Saturday, October 29, 2011

Sunbow Riverteeth

It’s Winter Break and I’m in Greenhouse number two, cleaning out last year’s tomato plants, prepping the soil, and planting the greens I will be eating in May. Outside, it’s raining—not a Winter Mist, like we usually have—but a real rain with wind and dramatic clouds. Inside, I’m down to a tee shirt and wooly hat, flannel shirt and sweatshirt in a pile by the door. I’m alone, working peacefully. Occasionally, a gust of wind ripples the plastic and it rains inside.

When I run out of compost, I sigh…the compost pile is on the other side of the barns. I wrangle the deep wheelbarrow between the last glorious ruby chard, so beautiful that no one can cut it down—although it has contributed to several dinners—and the sawhorses holding seedlings. Push it out the door and across the plank which keeps it out of the mud. Past the mazy toolshed/farmstand/crop storage building, the old hoophouse turned comfrey patch, and housing for apprentices to the pile of decomposing leaves. It has stopped raining for the moment. I shovel compost into the barrow, pause, look up. Huge grey clouds race across the sky, wind whips through my hair and tee shirt, the air smells of earth, and ocean, and forest all at once, and Mary’s Peak looms over all.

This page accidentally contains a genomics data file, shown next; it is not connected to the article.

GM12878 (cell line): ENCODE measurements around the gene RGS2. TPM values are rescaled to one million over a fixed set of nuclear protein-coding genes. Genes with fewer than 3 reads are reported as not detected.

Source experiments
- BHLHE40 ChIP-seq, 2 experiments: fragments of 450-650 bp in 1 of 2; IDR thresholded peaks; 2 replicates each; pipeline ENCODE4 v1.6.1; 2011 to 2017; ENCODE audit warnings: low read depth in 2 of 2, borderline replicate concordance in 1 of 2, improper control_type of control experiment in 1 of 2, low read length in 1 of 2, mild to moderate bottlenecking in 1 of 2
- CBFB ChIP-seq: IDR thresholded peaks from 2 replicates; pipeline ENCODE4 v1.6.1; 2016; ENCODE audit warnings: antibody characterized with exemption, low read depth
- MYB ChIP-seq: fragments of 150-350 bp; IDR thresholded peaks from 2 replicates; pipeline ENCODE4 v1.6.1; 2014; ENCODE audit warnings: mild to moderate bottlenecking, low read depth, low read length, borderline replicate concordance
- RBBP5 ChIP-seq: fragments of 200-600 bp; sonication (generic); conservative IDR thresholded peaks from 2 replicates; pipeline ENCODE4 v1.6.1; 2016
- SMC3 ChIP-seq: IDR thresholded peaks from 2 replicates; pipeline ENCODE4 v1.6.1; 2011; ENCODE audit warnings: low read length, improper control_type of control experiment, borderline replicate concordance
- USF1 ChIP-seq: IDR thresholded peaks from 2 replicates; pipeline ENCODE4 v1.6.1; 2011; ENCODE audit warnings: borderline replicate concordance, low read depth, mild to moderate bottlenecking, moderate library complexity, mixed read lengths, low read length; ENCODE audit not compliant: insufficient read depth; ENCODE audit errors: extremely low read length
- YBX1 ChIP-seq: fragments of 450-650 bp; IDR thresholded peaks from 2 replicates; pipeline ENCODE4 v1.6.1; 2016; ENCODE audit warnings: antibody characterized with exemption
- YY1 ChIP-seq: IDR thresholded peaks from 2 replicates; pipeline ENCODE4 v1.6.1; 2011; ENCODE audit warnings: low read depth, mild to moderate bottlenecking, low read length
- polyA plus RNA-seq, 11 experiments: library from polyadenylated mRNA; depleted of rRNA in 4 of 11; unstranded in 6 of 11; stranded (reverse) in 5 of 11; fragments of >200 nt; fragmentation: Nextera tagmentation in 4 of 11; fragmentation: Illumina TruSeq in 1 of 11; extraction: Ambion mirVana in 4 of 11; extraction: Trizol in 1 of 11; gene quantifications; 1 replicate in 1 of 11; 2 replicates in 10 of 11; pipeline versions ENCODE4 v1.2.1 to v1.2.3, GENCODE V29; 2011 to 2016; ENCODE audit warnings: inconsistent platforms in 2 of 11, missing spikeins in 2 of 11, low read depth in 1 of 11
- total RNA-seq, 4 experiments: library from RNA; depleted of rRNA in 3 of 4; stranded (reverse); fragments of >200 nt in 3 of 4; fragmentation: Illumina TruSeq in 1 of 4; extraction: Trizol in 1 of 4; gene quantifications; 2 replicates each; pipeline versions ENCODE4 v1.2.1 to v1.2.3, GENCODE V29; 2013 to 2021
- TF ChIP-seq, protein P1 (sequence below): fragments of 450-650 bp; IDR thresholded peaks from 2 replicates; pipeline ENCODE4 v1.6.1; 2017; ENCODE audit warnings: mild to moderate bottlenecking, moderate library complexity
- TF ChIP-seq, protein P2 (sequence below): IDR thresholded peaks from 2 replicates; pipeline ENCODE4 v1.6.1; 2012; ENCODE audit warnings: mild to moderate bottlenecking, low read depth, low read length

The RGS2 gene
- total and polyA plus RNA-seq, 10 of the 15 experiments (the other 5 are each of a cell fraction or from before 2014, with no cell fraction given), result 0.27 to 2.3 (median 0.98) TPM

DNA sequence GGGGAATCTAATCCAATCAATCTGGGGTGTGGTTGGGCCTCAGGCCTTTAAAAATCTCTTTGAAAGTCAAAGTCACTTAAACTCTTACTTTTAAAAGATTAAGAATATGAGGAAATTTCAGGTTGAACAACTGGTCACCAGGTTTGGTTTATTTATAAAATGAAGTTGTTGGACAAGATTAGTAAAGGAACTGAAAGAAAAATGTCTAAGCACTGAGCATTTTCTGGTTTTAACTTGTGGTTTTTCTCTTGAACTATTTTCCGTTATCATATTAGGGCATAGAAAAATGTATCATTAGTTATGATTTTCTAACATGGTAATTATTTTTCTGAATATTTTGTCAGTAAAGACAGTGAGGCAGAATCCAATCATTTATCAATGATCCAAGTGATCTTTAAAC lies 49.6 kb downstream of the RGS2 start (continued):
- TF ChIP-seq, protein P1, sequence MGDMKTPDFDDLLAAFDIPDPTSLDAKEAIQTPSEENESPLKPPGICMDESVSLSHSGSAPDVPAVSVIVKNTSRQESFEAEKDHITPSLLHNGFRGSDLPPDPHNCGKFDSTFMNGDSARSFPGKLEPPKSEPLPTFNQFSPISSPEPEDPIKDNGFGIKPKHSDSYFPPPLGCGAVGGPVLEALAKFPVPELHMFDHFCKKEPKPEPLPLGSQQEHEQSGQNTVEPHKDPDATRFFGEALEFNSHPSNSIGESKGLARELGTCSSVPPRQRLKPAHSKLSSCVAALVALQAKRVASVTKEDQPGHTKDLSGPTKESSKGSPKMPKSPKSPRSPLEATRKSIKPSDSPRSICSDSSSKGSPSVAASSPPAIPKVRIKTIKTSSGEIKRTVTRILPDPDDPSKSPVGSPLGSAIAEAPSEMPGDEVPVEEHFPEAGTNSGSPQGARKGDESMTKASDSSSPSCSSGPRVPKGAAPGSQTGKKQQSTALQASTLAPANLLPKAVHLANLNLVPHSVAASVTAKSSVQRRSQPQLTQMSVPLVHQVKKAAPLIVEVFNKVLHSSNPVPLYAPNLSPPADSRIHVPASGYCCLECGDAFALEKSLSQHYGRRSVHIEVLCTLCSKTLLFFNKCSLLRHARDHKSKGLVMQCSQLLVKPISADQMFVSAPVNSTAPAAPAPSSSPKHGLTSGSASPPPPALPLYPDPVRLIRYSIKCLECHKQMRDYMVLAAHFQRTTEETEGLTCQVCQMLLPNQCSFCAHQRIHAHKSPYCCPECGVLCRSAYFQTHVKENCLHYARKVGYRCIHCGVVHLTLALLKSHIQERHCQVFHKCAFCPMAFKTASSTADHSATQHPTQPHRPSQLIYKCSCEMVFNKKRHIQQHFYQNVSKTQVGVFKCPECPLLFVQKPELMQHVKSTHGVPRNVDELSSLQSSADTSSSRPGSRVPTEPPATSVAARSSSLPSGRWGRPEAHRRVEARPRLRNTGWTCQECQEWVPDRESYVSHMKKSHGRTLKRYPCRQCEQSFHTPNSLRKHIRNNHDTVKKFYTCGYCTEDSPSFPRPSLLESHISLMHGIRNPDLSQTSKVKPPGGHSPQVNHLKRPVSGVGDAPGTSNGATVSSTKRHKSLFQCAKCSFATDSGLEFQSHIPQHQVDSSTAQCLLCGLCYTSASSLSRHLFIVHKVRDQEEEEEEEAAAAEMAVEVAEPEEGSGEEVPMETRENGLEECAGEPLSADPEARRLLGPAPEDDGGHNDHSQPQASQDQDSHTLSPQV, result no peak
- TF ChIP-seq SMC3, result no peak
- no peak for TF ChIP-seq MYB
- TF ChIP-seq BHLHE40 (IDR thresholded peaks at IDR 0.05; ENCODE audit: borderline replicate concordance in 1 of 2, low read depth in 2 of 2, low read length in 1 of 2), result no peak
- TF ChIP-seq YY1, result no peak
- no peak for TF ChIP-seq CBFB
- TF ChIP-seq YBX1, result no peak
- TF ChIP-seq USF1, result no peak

It’s been a good summer for help at Sunbow. There has been a couple from Australia living there for several weeks and they like to get going early in the morning. When Mark and I arrive, the greenhouse work has already been done and we are heading out to one of the big back fields to weed and mulch. Harry is out at the back leaf pile with the tractor. We gather five gallon buckets, shovels, water bottles, hats, and head out past the quiet rustle of the wheat field, green gold in the July light. Five of us move down the rows, pulling the weeds, freeing the plants. They stretch towards the sun. Once the weeds are gone, we move in with buckets of leaves, piling mulch around their roots. We talk quietly to the plants, encouraging growth, and to each other—about the task at hand and the meaning of life and growing things. The sun slowly climbs in the sky. Time passes.

When the sun is overhead, we stop. The entire field is weeded and mulched. On the right, rows of leeks raise lavender globes high, producing seed for the next year. Further on, the wheat is ripening. Harry nods, pleased with the morning’s work.

“Imagine,” I say, “if we always had this many people—what it would look like.”